We have to rely on those who are familiar with the law to judge each and every circumstance on its own merit. It would be extremely difficult to define what constitutes brutality and viciousness other than in general terms. However, we know, if we are to respect the law and make laws that will be respected, we have to make every effort to deal with those divergences in terms of the concerns. No matter how we produce these laws, there needs to be some flexibility within the legislation because every case has something a bit different. The laws of Canada are made that way. They have served us well, and the time has come for Bill C-50.

Criminal CodeGovernment Orders

November 21st, 2005 / 5:15 p.m.
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Gord Brown Conservative Leeds—Grenville, ON

Madam Speaker, I welcome the opportunity to speak to Bill C-50, the animal cruelty bill.

Like others before it that attempted to legislate against animal cruelty, this bill as presented is flawed. It is flawed in such a way that it could attempt to make criminals out of law-abiding citizens in my riding of Leeds--Grenville. It will do this in a similar fashion as the long gun registry, and in fact it will target many of the same people as the long gun registry, the hunters, the fishers, the farmers, as they conduct their normal day to day affairs.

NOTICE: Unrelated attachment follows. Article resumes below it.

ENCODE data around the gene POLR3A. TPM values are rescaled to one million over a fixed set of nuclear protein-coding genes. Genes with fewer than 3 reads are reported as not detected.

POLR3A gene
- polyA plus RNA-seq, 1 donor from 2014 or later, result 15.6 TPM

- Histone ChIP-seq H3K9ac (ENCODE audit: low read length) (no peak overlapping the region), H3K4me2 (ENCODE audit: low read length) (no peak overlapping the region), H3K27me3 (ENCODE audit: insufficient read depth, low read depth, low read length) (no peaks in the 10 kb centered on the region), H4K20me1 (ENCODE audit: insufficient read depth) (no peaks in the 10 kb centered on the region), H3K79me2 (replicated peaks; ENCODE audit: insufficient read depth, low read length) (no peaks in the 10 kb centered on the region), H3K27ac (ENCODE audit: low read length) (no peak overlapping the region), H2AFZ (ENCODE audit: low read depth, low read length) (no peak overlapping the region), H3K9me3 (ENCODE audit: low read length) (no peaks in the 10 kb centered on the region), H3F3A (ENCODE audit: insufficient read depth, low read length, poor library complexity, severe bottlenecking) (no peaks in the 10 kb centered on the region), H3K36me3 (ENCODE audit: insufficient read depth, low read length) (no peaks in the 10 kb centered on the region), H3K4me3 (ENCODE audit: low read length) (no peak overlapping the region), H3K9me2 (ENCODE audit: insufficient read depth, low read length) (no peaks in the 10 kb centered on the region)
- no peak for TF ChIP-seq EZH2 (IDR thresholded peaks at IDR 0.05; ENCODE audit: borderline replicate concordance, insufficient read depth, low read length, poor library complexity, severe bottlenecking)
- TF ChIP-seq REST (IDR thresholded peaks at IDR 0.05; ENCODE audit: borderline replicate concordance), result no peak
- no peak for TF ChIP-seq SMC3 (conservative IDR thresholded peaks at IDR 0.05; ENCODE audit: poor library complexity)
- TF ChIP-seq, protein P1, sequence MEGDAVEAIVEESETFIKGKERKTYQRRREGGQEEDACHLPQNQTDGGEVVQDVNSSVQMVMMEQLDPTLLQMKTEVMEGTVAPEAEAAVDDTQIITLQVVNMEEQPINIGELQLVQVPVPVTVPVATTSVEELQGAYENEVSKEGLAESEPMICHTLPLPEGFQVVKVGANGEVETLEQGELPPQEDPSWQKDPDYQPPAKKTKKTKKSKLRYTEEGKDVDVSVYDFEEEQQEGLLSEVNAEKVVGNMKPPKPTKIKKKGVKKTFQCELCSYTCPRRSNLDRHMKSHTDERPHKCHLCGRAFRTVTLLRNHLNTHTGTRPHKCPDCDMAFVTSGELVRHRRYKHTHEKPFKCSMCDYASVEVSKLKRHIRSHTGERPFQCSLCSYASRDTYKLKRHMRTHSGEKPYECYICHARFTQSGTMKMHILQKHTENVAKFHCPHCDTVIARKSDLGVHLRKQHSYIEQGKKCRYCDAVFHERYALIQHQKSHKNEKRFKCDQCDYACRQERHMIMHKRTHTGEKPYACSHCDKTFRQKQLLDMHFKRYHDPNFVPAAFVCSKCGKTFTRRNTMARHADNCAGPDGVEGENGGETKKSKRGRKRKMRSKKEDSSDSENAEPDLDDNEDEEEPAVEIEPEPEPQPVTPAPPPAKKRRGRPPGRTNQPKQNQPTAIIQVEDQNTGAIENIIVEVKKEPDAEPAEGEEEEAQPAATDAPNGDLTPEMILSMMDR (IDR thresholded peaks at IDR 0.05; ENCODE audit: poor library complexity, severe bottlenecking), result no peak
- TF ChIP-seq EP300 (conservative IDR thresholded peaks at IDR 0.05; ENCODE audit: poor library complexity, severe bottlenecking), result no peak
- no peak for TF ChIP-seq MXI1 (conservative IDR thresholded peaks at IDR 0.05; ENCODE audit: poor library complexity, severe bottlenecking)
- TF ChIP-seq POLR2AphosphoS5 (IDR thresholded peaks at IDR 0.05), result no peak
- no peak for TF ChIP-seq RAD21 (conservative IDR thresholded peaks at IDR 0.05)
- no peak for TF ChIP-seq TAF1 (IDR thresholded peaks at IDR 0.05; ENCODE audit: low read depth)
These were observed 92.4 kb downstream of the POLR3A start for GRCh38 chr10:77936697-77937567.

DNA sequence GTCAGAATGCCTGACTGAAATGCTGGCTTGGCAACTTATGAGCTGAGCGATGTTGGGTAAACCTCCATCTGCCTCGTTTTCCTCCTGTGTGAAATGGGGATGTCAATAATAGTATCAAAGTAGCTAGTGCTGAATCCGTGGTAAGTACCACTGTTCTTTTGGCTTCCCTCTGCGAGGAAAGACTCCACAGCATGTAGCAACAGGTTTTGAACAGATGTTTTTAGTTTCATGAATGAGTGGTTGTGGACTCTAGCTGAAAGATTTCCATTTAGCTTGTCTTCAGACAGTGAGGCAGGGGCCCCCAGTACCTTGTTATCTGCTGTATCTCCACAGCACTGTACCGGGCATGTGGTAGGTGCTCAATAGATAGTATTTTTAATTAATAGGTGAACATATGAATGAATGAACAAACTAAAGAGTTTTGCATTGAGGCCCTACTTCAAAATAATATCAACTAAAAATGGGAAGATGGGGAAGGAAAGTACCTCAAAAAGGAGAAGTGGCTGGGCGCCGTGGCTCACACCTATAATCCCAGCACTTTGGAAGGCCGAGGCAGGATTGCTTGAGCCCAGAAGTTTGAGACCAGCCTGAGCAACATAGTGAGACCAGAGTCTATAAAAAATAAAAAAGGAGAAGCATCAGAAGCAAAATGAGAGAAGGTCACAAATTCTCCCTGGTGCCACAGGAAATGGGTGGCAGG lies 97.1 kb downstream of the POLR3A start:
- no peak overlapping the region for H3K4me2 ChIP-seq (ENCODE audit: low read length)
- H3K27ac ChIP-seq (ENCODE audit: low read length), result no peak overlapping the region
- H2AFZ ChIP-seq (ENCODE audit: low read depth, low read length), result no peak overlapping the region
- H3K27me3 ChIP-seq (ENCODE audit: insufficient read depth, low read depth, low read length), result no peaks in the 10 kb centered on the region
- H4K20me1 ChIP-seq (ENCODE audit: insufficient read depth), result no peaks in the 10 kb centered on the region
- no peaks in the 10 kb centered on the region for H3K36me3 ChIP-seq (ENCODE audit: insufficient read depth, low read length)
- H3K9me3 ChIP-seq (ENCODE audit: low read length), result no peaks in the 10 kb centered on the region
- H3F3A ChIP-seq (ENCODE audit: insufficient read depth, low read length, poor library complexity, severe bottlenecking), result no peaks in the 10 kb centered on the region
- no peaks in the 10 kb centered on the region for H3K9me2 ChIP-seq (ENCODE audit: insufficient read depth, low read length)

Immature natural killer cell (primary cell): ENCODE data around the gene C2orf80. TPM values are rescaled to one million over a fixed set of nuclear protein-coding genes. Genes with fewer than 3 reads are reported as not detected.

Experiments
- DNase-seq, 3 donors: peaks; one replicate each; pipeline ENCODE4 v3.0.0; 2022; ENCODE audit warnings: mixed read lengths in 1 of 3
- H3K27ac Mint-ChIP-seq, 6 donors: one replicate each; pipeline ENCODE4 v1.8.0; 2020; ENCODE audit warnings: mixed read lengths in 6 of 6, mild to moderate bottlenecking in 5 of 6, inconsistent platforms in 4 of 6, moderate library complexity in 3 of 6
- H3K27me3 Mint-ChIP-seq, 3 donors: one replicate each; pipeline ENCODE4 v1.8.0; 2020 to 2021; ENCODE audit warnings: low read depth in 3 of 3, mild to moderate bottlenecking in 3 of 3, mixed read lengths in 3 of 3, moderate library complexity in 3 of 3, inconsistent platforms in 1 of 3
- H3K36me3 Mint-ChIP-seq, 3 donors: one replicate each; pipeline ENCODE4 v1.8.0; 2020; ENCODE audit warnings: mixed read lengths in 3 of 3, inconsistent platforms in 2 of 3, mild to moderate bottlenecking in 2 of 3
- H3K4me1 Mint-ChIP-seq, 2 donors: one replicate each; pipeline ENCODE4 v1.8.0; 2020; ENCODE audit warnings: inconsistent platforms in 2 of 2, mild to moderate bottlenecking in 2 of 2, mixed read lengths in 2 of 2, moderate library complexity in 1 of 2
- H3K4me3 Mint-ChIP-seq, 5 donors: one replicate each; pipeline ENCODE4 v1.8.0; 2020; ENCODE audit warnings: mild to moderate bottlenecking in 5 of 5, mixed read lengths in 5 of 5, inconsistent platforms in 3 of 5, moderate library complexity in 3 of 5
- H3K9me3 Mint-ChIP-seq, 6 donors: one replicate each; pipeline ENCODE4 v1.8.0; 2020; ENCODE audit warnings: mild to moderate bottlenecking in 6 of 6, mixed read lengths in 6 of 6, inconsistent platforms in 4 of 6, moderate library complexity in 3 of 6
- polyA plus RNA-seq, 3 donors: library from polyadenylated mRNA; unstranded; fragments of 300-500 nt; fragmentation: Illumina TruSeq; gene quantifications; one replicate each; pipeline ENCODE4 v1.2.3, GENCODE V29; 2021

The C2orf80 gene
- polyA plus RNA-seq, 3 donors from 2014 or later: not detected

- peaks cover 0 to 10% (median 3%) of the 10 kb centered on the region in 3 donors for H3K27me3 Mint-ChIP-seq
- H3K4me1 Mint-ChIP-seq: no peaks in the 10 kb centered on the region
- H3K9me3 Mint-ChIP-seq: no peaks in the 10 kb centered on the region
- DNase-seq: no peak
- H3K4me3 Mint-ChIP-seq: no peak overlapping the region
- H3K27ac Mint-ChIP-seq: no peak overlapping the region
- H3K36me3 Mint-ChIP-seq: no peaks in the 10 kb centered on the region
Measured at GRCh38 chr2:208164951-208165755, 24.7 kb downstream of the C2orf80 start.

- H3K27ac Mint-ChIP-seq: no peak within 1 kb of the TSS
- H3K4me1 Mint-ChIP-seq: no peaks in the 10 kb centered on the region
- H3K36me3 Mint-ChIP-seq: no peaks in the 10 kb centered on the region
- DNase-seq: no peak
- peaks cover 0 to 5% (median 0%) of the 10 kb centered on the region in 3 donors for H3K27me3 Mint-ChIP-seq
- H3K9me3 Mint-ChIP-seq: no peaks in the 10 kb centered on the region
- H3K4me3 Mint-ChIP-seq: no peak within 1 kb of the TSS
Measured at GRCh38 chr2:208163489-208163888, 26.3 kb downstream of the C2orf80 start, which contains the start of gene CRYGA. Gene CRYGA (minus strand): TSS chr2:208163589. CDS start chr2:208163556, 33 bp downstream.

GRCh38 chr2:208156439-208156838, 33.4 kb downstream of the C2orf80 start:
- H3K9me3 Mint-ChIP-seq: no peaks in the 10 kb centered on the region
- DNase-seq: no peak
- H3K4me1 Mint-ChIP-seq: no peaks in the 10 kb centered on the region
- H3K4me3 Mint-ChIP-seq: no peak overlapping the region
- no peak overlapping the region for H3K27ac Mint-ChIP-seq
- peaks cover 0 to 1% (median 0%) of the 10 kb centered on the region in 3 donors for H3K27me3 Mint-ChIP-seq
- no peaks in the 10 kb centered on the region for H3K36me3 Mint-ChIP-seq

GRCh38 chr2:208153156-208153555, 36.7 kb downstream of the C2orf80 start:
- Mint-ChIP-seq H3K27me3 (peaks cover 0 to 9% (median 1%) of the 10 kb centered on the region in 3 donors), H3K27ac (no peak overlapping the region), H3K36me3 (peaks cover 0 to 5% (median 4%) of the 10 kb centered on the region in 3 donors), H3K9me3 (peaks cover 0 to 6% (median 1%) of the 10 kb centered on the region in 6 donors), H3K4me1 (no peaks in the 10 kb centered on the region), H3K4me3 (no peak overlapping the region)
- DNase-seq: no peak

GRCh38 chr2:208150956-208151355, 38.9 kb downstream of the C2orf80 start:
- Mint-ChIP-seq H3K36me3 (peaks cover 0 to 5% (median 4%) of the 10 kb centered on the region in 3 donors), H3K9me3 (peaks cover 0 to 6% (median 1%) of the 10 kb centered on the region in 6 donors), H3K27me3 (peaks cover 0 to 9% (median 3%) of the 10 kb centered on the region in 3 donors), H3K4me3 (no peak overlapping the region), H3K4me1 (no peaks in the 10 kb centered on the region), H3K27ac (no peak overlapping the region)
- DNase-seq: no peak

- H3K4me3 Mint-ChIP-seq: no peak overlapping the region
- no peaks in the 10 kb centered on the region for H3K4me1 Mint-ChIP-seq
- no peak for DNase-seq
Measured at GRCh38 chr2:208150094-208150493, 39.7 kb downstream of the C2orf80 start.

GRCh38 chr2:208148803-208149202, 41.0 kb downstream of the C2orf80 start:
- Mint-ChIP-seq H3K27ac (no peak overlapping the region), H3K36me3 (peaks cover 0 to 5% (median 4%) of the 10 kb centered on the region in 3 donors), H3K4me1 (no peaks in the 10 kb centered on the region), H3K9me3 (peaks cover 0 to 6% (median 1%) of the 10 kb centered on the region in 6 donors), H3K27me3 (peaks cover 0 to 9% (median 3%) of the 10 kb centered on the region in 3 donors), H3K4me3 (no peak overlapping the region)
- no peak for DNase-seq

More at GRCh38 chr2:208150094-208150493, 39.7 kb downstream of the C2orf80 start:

We need to ensure that the people who live in the city and who only go to the country to view the scenery stop writing bills that affect the hard-working rural residents of Canada.

Bills such as Bill C-50 are spawning local political action groups such as the landowners associations and the Rural Revolution. Bills such as this are frustrating rural residents and pitting them against politicians and those who enforce such poorly written legislation. Bills such as this are further damaging the fragile rural economy in Canada, and in particular my riding of Leeds--Grenville.

Not only are the residents in danger of being charged under this particular bill, but visitors to my riding could also be targeted. The economy in my riding relies heavily on visitors. They come from the cities. They come from the United States. They come from Europe and from the Pacific Rim. They come to enjoy the outdoors.

Leeds--Grenville prides itself on being an outdoor recreational playground boasting some of the finest fishing and hunting in the world. The giant muskie found in the waters of the St. Lawrence is celebrated both on and off the river with several communities boasting local tally boards for those anglers skilled enough to catch one.

Recently in Leeds--Grenville, many residents and visitors were on the water in their small boats and homemade blinds stocking up on their yearly supply of ducks and geese. This probably sounds cruel to city folk with idealistic dreams about the food chain, but it is a necessary part of many people's lives in Leeds and Grenville. We do not need to spend too long carefully walking the shores of the St. Lawrence to recognize that there are a lot of geese in the area and a little hunting is not going to hurt the population.